Sponsored by: Archaeological Institute of America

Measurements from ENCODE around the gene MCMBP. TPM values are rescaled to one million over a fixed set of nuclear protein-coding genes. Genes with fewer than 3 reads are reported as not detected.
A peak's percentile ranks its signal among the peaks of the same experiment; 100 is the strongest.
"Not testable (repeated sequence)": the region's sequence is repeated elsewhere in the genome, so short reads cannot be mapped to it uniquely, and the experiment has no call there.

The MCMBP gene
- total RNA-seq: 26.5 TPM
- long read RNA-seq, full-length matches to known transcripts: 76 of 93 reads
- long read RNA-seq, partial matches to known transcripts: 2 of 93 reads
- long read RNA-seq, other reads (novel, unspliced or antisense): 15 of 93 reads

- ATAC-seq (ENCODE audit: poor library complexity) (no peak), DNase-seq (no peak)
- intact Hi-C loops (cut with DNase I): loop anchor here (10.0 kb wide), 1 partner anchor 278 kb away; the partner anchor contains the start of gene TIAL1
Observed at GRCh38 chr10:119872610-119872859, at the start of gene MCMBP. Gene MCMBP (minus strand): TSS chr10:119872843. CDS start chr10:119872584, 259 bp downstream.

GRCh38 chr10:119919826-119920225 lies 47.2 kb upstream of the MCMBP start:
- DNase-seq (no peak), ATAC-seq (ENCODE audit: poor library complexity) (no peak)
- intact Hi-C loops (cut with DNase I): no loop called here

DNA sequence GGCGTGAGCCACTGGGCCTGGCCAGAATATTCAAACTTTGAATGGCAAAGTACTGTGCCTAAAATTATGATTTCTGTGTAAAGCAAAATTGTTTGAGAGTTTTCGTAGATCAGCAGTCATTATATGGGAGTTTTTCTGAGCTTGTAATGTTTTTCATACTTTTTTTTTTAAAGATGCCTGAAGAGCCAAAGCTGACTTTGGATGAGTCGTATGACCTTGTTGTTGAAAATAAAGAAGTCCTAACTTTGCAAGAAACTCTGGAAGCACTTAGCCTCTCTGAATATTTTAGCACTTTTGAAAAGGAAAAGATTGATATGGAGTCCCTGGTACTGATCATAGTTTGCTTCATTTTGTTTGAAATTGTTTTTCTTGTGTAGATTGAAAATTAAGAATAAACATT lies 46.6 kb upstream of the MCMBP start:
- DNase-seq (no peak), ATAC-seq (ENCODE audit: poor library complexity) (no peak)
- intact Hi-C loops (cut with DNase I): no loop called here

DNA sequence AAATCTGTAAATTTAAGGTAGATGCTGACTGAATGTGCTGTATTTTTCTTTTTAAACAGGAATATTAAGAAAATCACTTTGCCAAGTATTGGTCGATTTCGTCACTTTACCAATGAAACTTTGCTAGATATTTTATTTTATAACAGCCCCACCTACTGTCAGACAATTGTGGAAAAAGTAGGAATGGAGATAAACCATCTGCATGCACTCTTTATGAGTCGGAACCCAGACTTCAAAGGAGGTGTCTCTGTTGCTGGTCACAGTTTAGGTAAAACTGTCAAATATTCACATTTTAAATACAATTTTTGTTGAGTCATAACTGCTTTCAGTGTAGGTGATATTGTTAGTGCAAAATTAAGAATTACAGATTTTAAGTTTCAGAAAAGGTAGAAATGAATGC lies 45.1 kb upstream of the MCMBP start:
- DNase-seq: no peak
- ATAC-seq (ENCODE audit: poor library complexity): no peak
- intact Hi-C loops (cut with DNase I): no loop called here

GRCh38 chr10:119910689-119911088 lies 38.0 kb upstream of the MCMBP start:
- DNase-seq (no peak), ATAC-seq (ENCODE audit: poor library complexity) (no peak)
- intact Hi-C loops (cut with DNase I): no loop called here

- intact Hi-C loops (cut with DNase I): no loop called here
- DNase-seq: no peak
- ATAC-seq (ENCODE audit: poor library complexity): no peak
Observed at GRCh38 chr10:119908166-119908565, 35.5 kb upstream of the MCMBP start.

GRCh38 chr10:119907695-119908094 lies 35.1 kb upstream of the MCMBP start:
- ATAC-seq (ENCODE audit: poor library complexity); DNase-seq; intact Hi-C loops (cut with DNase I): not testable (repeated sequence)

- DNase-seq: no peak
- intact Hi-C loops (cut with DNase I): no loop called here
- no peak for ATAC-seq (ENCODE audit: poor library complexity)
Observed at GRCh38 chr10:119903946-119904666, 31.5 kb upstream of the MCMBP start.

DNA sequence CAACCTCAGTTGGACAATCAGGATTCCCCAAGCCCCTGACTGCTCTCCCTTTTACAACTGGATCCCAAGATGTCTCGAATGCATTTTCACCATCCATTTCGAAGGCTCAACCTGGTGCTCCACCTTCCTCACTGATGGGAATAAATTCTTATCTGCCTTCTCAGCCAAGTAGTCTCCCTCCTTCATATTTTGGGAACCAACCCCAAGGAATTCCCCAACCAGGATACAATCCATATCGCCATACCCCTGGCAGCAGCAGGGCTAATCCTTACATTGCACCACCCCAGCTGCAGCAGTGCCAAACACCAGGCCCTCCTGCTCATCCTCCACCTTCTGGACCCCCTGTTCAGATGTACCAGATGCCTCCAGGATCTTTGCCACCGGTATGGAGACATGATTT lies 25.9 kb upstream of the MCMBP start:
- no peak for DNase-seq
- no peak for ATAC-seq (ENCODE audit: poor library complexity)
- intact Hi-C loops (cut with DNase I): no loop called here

The eastern panhandle of Jordan includes the Black Desert, a harsh, basalt-strewn region with a single asphalt road and few water sources. Few archaeological research projects operated in the region with the exception of pioneering investigations by Alison Betts and Svend Helms in the 1970s and 1980s. With the initiation of the Eastern Badia Archaeological Project in 2008, we realized that thousands of structures, previously unknown, undated, and of unknown function, clustered on the landscape. In this talk, Yorke Rowan discusses recent discoveries of tombs, petroglyphs, well-built houses, and vast chains of hunting traps across the landscape, all of which suggest the environment was quite different to what we see now.